Unemployment number decline is all about seasonal adjustments
A lot of people are questioning the unemployment rate of 9.7% in the face of a –20,000 non-farm payroll print. How could we be losing jobs and have the unemployment rate drop? It would seem people are dropping out of the labor force.
However, I have now parsed the household survey data and most of the data seems reasonable. The labor force participation rate actually ticked up slightly (both seasonally adjusted and unadjusted) – as did the number of people not in the labor force who wanted a job (unadjusted only). This is what we would expect.
What sticks out is the seasonal adjustment for the number of persons employed and unemployed.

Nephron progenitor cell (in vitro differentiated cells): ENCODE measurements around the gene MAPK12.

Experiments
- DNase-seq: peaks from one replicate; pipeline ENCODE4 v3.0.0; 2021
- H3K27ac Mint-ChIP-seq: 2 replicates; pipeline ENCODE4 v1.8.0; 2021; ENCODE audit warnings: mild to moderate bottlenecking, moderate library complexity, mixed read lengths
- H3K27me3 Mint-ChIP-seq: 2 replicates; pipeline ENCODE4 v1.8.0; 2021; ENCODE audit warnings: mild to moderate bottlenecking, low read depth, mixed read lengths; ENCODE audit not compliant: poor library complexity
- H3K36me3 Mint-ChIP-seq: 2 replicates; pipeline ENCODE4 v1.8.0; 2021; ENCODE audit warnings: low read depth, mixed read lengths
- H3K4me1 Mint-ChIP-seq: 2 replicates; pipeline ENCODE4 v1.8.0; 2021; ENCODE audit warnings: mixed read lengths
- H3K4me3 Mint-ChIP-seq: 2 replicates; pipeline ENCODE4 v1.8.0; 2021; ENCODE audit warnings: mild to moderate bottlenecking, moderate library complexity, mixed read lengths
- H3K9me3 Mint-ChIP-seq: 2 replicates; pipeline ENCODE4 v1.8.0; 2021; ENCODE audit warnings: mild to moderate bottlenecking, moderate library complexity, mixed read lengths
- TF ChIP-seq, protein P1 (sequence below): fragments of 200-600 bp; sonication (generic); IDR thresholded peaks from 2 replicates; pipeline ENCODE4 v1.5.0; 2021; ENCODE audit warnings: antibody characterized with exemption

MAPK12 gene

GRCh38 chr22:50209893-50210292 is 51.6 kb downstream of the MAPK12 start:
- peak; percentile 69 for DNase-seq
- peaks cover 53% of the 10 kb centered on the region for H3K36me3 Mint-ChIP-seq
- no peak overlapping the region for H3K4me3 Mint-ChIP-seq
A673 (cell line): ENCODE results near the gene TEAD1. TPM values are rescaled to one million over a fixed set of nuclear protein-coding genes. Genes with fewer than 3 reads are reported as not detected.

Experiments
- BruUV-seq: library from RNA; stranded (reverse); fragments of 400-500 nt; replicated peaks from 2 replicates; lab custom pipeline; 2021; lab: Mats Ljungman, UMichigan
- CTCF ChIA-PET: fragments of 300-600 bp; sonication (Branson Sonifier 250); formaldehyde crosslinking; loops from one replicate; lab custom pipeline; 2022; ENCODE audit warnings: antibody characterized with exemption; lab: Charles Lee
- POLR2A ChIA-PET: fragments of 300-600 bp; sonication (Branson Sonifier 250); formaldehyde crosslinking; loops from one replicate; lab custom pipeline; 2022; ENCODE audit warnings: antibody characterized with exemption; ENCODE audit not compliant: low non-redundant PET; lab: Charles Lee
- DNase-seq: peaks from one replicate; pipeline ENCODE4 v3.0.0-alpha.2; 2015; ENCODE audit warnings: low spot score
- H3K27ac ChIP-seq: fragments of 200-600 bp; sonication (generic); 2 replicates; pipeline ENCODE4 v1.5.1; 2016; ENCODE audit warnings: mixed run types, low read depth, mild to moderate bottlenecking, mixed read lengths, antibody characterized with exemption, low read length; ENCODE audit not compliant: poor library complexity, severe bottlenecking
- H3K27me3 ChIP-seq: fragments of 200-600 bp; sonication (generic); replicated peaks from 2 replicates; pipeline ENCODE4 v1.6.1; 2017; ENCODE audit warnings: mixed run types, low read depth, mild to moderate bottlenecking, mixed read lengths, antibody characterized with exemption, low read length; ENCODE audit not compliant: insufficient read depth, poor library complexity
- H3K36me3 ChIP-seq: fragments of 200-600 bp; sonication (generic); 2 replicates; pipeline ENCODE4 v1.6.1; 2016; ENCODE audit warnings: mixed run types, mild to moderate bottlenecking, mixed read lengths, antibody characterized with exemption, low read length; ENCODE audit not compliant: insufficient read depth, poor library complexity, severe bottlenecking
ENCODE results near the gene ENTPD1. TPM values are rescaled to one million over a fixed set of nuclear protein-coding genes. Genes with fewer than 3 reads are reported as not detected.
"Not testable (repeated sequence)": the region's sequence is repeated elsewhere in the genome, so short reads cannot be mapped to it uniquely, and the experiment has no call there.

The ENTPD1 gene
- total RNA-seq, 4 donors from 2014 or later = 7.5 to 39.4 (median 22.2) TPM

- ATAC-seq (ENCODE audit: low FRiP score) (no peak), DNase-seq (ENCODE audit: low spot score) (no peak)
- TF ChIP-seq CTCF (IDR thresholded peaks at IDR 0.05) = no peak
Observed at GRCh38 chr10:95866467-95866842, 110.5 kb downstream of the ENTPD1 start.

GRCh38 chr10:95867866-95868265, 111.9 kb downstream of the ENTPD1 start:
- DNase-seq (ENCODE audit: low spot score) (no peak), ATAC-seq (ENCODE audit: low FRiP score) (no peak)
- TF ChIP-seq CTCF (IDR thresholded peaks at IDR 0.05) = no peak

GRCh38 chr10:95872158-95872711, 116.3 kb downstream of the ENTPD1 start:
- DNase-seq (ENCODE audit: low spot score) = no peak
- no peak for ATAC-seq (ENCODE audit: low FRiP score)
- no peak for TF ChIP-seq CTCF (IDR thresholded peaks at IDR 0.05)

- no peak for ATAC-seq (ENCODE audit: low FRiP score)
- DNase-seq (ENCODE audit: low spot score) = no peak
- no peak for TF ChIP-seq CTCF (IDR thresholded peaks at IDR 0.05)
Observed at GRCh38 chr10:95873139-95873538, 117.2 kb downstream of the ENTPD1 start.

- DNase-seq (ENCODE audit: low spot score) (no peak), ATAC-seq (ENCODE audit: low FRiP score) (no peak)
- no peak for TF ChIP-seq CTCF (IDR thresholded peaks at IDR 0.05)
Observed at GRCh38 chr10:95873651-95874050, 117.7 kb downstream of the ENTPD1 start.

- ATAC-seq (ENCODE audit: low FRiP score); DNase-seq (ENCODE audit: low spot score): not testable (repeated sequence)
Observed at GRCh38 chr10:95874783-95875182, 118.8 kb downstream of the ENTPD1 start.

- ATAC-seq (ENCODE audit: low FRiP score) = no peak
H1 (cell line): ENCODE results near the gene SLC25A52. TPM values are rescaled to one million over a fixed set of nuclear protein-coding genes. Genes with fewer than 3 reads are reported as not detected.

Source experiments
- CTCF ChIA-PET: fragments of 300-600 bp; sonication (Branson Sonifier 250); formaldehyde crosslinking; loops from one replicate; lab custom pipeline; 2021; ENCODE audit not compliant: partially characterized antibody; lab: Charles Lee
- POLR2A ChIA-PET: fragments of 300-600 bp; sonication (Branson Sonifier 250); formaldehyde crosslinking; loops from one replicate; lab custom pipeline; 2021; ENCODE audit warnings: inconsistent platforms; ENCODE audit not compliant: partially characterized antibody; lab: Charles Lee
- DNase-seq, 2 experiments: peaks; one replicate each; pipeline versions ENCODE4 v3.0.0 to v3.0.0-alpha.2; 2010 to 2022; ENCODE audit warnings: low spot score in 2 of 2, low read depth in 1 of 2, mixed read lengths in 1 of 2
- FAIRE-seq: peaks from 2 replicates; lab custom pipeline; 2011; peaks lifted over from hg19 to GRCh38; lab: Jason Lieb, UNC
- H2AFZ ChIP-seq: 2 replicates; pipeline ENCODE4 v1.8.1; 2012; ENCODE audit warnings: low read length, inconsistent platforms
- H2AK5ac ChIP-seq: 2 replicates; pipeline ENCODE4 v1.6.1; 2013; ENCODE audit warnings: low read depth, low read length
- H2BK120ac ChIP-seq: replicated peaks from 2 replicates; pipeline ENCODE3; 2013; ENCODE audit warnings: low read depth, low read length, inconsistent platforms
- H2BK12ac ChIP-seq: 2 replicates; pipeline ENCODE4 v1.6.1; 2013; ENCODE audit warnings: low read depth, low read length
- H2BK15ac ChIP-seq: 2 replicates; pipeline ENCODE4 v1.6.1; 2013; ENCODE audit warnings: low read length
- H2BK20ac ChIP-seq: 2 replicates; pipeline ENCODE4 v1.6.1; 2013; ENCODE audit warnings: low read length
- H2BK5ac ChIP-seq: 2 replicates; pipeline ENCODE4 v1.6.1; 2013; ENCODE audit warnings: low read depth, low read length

In December 2009, there were 15.267 million people unemployed on a seasonally-adjusted basis. This ticked down to 14.837 in January 2010, a fairly large drop of 430,000. Meanwhile the unadjusted numbers go the other direction – massively. In December 2009, the number of unemployed persons was 14.740 million. This rose 1.4 million to 16.147 million. Therefore, we saw a swing of over 1.8 million between what the unadjusted and the seasonally adjusted data are saying about who’s unemployed. The number of people employed increased by over 500,000 on a seasonally-adjusted basis, while it decreased by over 1.1 million on an unadjusted basis. That’s a swing of 1.6 million.
Bottom line: the unemployment rate downtick has nothing to do with people dropping out of the workforce; it is an statistical aberration due entirely to seasonal adjustments in the household survey in the number of people employed and unemployed.